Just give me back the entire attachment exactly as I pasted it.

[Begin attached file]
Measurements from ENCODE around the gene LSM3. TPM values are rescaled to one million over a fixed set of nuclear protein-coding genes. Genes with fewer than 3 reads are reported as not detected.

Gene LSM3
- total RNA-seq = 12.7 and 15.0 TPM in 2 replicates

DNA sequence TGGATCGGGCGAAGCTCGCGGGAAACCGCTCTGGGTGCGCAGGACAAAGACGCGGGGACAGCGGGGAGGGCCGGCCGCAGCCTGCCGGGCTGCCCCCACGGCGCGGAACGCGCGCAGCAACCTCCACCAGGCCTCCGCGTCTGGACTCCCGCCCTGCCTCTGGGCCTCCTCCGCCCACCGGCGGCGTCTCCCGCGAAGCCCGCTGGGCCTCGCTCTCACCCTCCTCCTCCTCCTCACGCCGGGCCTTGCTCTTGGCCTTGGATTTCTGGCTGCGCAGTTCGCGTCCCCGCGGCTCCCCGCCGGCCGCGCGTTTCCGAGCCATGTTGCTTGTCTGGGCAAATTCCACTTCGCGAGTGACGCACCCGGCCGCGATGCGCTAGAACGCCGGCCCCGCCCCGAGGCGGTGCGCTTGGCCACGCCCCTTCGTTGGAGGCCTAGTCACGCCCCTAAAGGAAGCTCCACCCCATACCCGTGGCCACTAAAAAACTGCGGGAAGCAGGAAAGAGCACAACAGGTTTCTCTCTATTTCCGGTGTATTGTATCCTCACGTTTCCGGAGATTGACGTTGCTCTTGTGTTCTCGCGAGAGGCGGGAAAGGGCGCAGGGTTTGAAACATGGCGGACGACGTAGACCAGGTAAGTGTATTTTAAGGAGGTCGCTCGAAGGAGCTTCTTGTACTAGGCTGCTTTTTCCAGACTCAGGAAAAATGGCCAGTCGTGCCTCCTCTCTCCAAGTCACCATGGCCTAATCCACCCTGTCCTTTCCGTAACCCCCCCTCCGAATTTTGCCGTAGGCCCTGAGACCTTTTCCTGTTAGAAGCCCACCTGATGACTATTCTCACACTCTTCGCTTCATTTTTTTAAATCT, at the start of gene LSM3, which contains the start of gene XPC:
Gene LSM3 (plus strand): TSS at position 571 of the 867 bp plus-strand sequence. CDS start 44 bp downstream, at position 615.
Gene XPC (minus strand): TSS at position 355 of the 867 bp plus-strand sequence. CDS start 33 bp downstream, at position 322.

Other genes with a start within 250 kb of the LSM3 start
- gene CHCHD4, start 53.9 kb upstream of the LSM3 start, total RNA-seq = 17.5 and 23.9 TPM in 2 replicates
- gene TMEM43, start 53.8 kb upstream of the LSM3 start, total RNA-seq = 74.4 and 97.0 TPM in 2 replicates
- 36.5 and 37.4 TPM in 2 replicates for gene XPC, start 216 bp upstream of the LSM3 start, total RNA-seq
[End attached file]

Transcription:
Measurements from ENCODE around the gene LSM3. TPM values are rescaled to one million over a fixed set of nuclear protein-coding genes. Genes with fewer than 3 reads are reported as not detected.

Gene LSM3
- total RNA-seq = 12.7 and 15.0 TPM in 2 replicates

DNA sequence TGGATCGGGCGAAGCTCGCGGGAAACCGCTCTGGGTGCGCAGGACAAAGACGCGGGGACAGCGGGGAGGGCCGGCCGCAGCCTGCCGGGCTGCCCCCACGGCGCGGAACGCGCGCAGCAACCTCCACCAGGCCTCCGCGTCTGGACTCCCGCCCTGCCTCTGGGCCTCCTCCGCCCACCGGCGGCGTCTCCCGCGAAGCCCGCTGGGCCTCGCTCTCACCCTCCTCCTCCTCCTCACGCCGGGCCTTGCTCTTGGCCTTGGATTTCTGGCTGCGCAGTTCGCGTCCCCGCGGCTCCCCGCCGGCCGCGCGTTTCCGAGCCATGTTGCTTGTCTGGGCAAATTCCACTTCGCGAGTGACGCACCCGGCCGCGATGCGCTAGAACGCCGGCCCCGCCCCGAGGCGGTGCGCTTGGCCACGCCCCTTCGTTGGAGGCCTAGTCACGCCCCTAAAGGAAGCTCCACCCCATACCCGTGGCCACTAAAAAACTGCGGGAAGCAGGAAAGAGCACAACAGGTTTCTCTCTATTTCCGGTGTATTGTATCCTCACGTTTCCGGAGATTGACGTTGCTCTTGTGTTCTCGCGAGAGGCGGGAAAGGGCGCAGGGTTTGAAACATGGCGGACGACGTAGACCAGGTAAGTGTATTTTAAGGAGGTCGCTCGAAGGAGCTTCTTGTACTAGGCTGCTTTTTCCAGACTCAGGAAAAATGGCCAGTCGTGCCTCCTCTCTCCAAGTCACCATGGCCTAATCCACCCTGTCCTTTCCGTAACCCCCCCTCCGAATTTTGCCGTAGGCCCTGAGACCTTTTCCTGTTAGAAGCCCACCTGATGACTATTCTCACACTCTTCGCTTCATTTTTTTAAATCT, at the start of gene LSM3, which contains the start of gene XPC:
Gene LSM3 (plus strand): TSS at position 571 of the 867 bp plus-strand sequence. CDS start 44 bp downstream, at position 615.
Gene XPC (minus strand): TSS at position 355 of the 867 bp plus-strand sequence. CDS start 33 bp downstream, at position 322.

Other genes with a start within 250 kb of the LSM3 start
- gene CHCHD4, start 53.9 kb upstream of the LSM3 start, total RNA-seq = 17.5 and 23.9 TPM in 2 replicates
- gene TMEM43, start 53.8 kb upstream of the LSM3 start, total RNA-seq = 74.4 and 97.0 TPM in 2 replicates
- 36.5 and 37.4 TPM in 2 replicates for gene XPC, start 216 bp upstream of the LSM3 start, total RNA-seq